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Saturday, 20 January 2007


Brief Communications and Case Reports
In vivo Endothelial Cell Infection by Anaplasma marginale

Department of Pathobiology, Auburn University, Auburn, AL (ADC, CMJ); Department of
Pathobiology, University of Florida, Gainesville, FL (ARA, AFB); and Department of Microbiology
and Pathology, Washington State University, Pullman, WA (GHP, SMN)
Abstract. Anaplasma marginale has recently been shown to infect endothelial cells in vitro, but it
remains unknown as to whether endothelial infection also occurs in vivo. In this report, we demonstrate
through dual fluorescence microscopy that
marginale , d
etected by the monoclonal antibody
ANAF16C1, co-localizes with the endothelial cell marker, von Willebrand factor, in tissue sections from
an experimentally inoculated calf. The results indicate that
A marginale
infection includes endothelial
cells and has implications for both pathogenesis and immune mechanisms.
Key words:
Anaplasmosis is an arthropod-borne hemoparasitic disease of cattle and other ruminants caused by the
gram-negative bacterium,
Anaplasma marginale
, belonging to the order Rickettsiales and the family Anaplasmataceae.
The disease is characterized by severe anemia associated with intraerythrocytic parasitism, resulting in
fever, depression, and weakness.
Cattle that recover clinically remain persistently infected and serve as reservoir for transmission to uninfected cattle.
Anaplasmosis severely reduces the production of meat, milk, and fiber in tropical and subtropical areas of the
8 The family Anaplasmataceae includes the genera Anaplasma, Ehrlichia, Neorickettsia, and Wolbachia,
encompassing a group of obligate intracellular bacteria that reside within a cytoplasmic vacuole in eukaryotic
cells, including erythrocytes, macrophages, endothelial cells, cells of insect, helminth, and arthropod reproductive
tissues, in addition to other tissues.
A marginale
enters red blood cells by endocytosis after which it divides by binary fission.2,11 Presently, A marginale is documented to infect in vivo only mature, circulating erythrocytes of its mammalian hosts, domestic and wild ruminants.
In contrast, the organism invades and replicates in the nucleated cells of the midgut and salivary gland epithelium of the ixodid tick vectors, including Rhipicephalus (Boophilus) microplus, R annulatus, Dermacentor andersoni, and D variabilis.
Recently, Munderloh et al. (2004)
10 have used tick cell cultures of the Virginia isolate of A marginale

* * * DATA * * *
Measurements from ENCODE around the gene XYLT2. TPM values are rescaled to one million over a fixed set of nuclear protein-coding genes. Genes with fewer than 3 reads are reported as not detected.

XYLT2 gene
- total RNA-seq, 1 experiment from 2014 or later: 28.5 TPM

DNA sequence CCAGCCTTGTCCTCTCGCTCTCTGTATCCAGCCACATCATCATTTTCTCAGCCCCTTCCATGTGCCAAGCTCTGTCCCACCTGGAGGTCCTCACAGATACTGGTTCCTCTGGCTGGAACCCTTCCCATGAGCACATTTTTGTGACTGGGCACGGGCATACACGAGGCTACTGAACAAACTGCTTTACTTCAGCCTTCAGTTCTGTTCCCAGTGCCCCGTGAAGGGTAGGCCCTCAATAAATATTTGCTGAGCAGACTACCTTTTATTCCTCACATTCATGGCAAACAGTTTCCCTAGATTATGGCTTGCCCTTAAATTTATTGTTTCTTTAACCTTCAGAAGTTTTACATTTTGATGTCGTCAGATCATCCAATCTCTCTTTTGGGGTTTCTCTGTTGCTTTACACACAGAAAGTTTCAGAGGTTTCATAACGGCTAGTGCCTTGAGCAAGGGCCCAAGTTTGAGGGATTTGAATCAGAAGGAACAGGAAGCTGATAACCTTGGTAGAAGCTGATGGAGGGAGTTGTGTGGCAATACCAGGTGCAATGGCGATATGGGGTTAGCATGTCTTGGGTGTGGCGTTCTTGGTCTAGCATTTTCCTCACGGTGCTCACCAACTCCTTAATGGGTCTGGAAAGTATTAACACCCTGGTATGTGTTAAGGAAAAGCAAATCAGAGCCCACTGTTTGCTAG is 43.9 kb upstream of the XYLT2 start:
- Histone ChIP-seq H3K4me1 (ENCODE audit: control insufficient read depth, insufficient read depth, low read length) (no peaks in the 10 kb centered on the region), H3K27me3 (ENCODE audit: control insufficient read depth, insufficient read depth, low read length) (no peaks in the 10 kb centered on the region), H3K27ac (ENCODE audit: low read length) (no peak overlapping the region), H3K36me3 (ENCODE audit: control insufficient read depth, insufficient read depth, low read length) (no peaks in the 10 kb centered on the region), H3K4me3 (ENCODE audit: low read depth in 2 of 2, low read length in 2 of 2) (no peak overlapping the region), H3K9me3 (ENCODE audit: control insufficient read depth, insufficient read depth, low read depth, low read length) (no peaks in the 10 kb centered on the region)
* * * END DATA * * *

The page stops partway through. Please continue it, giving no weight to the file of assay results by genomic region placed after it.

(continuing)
, Am291,
to inoculate, in vitro, the cell line BCE C/D1-b (derived from bovine vascular endothelial cells), primate Vero
cells, and RF/6A cells (derived from rhesus monkey microvascular endothelium). The formation of intracellular
A marginale
colonies was associated with the death of endothelial cells within a week of inoculation and the
release of bacteria into the culture supernatant. It is unknown whether or not
A marginale
can infect
endothelial cells in vivo. If endothelial cells can be infected in vivo, these cells might represent a site of
initial replication after tick-borne transmission or be a reservoir for the organism during persistent infection.
In addition, endothelial cells, due to the expression of MHC class-I, could initiate a cell-mediated immune
response, whereas intraerythrocytic infection could not because of the lack of MHC Class-I expression on
A splenectomized calf (animal No. C1058) was inoculated intravenously with 10
organisms of the St.
Maries strain of
A marginale.3 T
he calf was euthanized at 47 days postinoculation when organisms were detected
in 44.5% of circulating red blood cells.
Samples of kidney (taken along the longitudinal axis of the renal cortex, approximately 1
3 1 3 0.1 cm) were harvested immediately after death and frozen in Neg-50 tissuefreezing
compound (Richard Allan Scientific, Kalamazoo, Michigan) using isopentane cooled in liquid
nitrogen. Samples were held at
270u C until they were sectioned at 5 m
m and applied to Superfrost Plus slides
(Fisher Scientific). The slides were fixed for 5 minutes in
acetone (4u
C) before staining.
Tissue sections and RF/6A cells were first blocked with 5% normal rabbit serum (Biomeda, Foster City,
CA) for 30 minutes at room temperature, rinsed in phosphate buffered saline (PBS), and then co-incubated
with the
A marginale monoclonal antibody, anti-ANAF16C1 (100 m
g/ml) and polyclonal rabbit antihuman
von Willebrand factor (vWF, Dako, Carpinteria,CA) at a 1 : 2 dilution of the concentration, supplied by
the manufacturer, for 30 minutes at room temperature, then rinsed for 3 minutes in PBS. Next, the tissue
sections were coincubated with 200m
l of Alexa Fluor 488-conjugated goat antimouse IgG and Alexa Fluor
Veterinary Pathology vetp-44-01-06.3d